Because Christianity is bigger than Biblical manhood or Biblical womanhood (Blog of Retha Faurie)

A Chinese and a Western representative of a large motor company was talking. At first, they disagreed. But there came a point where the European said: “We are thinking along parallel lines now!” The Asian agreed. A few sentences further, the Chinese said something that the Westerner completely disagreed with all along. The latter exploded: “I thought you agreed that we were thinking along parallel lines!” “Yes,” replied the Chinese. “Parallel lines mean we will never meet.”

The moral of the story? A figure of speech does not always mean the same thing in different cultures. If we read of Jesus being the head in the Bible, we must know what head means in their figure of speech. Many Greek scholars claim the meaning is “source”, not “leader”. It matters, because we should understand what the Bible wants to say about Christ. But does it really matter, since Christ is the ruler whether the Christ-is-the-head verses say it or not? Yes, because there is another reason why it matters.

That reason is Ephesians 5:23 and 1 Corinthians 11:3. Our understanding of headship colours our view of what a marriage should be.

Eph 5:23 For the husband is the head of the wife, as Christ also is the head of the church, being himself the Saviour of the body.

1 Cor 11:3 But I would have you know, that the head of every man is Christ; and the head of the woman is the man; and the head of Christ is God.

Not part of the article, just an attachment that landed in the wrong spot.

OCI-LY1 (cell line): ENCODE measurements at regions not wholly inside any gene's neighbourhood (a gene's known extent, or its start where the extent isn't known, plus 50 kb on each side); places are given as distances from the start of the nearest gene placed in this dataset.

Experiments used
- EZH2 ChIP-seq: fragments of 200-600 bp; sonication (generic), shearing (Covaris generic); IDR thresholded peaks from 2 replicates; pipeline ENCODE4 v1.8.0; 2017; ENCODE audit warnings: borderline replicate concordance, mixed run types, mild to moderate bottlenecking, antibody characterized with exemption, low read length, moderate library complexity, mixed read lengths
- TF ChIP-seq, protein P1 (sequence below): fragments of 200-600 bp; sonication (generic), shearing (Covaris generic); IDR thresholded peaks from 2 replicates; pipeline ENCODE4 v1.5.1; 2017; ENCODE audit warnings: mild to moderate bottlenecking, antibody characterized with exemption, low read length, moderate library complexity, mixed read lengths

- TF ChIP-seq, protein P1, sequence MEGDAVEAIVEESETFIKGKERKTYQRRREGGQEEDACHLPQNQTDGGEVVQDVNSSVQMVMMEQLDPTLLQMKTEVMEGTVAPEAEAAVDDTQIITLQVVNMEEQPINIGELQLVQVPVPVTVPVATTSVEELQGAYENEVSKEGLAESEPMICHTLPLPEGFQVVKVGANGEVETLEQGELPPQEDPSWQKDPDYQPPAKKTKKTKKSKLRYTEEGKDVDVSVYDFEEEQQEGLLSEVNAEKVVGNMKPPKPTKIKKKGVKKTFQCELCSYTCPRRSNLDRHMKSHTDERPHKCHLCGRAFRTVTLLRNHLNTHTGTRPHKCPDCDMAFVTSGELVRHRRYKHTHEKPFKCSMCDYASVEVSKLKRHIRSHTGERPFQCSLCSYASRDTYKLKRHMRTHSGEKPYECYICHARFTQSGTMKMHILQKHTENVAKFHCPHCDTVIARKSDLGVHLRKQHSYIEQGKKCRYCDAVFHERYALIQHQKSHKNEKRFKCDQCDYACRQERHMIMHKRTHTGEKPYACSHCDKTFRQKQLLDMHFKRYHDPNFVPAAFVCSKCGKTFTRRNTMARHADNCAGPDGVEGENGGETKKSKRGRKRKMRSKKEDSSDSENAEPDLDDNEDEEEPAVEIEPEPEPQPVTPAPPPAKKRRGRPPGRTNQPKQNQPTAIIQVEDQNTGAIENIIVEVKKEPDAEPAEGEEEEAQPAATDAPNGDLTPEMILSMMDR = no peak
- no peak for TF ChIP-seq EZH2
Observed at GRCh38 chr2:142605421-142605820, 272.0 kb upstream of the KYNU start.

There are, in the ASV, 12 bible verses which refer to Christ as the head. Do these refer to Christ as the authority figure, or as the source, or what does it mean?

Head of the corner:

[1-5 of the 12 verses] In 5 of the 12 cases where Jesus is called the head, he is called the head of the corner. (Mat 21:42 , Mar 12:10, Luk 20:17 Act 4:11 1Pe 2:7) Being head of the corner is not a ruling position, but a position of upholding other stones.

Verses in which head more likely mean source than ruler:

[6] He is the head of the body, the beginning, the firstborn from the dead in Col 1:18
[7] Col 2:19 and not holding fast the Head, from whom all the body, being supplied and knit together through the joints and bands, increasing with the increase of God.

Jesus is the beginning and firstborn, which closely relates to being the source. He is the one from whom the body is being supplied.

Direct context is arguably against the ruler interpretation:

(These 2 verses matter a lot, because these are two that claim the man is the head of the woman)

[8] Eph 5:23 For the husband is the head of the wife, as Christ also is the head of the church, being himself the Saviour of the body.

Eph 5:24 But as the church is subject to Christ, so let the wives also be to their husbands in everything.

Head is connected to being subject here, which leads to thinking it is about Christ’s rule. But a clue to the opposite is this: The husband does not rule the wife as Christ rules the church. Any time the church don’t submit to Christ’s rule, it is sinning. But if you think a wife is beneath the husband’s rule that way, you have to say a wife who disobeys her husband’s rule when he tells her to do wrong (for example, telling her to sleep with another man for money) is the sinner, and the one who follows her man’s rule is following the Bible. Therefore, inserting “ruler” instead of head in verse 23 doesn’t work.